The WWF is run at a local level by the following offices...
- WWF Global
- Central African Republic
- Central America
- Democratic Republic of the Congo
- European Policy Office
WWF aims to ensure that freshwater ecosystems and their services sustain people and nature.
- Healthy habitats and species. Double protection of freshwater habitats and stabilize populations of freshwater species through good management and restoration of freshwater habitats. Stabilizing freshwater species’ populations depends on securing their habitats. This requires stepping up protection of wetlands, while also halting their loss and degradation. Wetland habitats also need to be well managed;
- Clean flowing rivers. Maintain or restore the hydrological integrity and quality of the world’s rivers that are the most ecologically and economically important.
The global state of concern and urgency around freshwater issues has never been greater. Catastrophic droughts and floods, crop failure and devastation of livestock, and water-stressed countries and cities, exacerbated by large scale development impacts from dams and declining water quality, make freshwater a global issue of the highest importance. A telling indicator is the devastating loss of freshwater species which have declined 35 per cent since 1970 – a loss worse than for species on land or in the seas.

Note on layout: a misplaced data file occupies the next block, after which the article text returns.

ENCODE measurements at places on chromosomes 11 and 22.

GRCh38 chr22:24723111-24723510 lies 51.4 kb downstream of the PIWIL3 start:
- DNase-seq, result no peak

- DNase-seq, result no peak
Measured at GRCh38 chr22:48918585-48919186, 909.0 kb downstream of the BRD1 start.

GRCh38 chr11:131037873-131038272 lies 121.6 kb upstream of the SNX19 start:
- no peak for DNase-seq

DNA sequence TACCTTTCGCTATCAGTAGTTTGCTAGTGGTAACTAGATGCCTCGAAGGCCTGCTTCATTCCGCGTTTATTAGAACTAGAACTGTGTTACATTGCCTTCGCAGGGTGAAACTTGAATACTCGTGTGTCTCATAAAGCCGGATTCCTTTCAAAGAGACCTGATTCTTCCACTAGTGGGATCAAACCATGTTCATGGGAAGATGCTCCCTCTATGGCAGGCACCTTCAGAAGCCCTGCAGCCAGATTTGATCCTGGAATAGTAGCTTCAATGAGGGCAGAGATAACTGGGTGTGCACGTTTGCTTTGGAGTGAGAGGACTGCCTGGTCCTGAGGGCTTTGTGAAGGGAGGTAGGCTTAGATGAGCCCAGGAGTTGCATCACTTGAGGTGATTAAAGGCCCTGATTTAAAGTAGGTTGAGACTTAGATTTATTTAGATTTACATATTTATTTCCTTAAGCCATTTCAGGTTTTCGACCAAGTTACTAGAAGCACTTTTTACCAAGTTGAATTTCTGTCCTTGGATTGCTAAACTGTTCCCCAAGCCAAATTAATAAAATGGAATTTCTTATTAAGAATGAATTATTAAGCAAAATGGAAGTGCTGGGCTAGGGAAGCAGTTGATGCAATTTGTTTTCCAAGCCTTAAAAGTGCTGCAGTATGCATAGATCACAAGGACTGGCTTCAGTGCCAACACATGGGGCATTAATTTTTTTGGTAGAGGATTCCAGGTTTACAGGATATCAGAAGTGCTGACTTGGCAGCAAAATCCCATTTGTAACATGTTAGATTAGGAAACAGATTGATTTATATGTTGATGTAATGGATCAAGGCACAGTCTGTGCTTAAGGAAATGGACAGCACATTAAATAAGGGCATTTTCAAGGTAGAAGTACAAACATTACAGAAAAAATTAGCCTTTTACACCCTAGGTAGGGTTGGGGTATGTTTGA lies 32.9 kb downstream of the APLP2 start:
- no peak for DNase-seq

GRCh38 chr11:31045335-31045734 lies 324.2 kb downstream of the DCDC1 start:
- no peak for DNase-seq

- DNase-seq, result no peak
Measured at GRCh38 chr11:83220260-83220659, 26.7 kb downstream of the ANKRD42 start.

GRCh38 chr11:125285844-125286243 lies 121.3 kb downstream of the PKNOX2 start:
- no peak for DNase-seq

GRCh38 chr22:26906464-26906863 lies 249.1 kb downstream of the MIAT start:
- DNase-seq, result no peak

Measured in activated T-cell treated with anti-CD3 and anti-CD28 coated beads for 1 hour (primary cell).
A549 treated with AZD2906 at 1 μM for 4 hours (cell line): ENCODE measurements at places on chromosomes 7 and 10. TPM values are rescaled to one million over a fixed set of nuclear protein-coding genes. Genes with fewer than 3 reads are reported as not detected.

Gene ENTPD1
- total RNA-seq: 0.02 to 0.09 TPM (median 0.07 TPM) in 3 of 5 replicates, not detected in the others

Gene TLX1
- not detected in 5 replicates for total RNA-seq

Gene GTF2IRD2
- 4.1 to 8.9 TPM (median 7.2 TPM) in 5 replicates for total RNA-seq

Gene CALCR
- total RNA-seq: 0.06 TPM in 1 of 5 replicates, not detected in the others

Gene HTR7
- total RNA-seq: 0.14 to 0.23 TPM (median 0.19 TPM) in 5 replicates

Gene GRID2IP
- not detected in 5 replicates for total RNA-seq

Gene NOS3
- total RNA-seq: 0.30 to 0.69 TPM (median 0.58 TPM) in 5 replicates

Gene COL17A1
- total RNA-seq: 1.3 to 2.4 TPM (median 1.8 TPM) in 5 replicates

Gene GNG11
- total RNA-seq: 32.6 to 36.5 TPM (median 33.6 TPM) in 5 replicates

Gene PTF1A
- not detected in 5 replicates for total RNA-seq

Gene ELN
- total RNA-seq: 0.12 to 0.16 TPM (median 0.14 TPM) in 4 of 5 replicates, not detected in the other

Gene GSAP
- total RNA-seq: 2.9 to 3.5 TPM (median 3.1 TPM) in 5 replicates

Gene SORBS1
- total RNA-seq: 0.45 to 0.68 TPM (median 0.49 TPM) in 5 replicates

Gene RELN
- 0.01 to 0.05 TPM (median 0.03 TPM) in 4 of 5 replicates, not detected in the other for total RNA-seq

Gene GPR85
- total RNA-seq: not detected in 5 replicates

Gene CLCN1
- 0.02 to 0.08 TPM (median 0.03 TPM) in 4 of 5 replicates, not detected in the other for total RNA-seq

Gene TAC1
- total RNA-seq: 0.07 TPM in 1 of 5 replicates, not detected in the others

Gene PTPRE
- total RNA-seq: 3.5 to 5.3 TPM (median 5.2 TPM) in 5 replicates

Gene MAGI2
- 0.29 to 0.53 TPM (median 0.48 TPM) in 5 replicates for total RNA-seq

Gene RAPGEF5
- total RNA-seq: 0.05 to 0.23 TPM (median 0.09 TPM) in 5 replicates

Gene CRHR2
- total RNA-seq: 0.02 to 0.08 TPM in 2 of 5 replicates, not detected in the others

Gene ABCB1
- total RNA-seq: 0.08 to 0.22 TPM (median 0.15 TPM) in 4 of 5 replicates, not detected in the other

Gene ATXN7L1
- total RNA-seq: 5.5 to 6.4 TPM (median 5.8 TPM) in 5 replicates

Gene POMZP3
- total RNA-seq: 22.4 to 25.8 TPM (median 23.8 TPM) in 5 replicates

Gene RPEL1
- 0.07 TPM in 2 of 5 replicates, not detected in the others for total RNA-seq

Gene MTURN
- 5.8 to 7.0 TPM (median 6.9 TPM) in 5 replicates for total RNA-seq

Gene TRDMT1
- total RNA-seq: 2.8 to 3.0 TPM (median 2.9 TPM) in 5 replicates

Across Africa, most of the 1,2 billion people depend on farming methods that rely on rain – but the stable climate this made possible is changing. Rainfall is becoming increasingly unpredictable and this is threatening peoples’ food security, their livelihoods and their future. WWF has long prioritised the need to protect and sustainably manage freshwater ecosystems. In 1971, WWF helped establish the Ramsar Convention to promote freshwater conservation and protection for the world’s most important wetlands. In the last 20 years WWF has helped recognise more than 105 million hectares (ha) of globally significant wetlands – over half of which are in Africa, including Mozambique’s Zambezi River delta, and the world’s largest Ramsar site – the 6,5 million ha wetland complex of Ngiri-Tumba-Maindombe in the heart of the Congo River basin in the Democratic Republic of Congo (DRC).
Two further priorities are the 2,500 km Zambezi River, vital to more than 38 million people in eight countries of southern Africa as well as the 52 million ha Kavango Zambezi (KAZA) conservation complex, and the Mara-Serengeti-Mau forest catchment shared by Kenya and Tanzania – vital to the conservation of the Serengeti, its peoples and wildlife.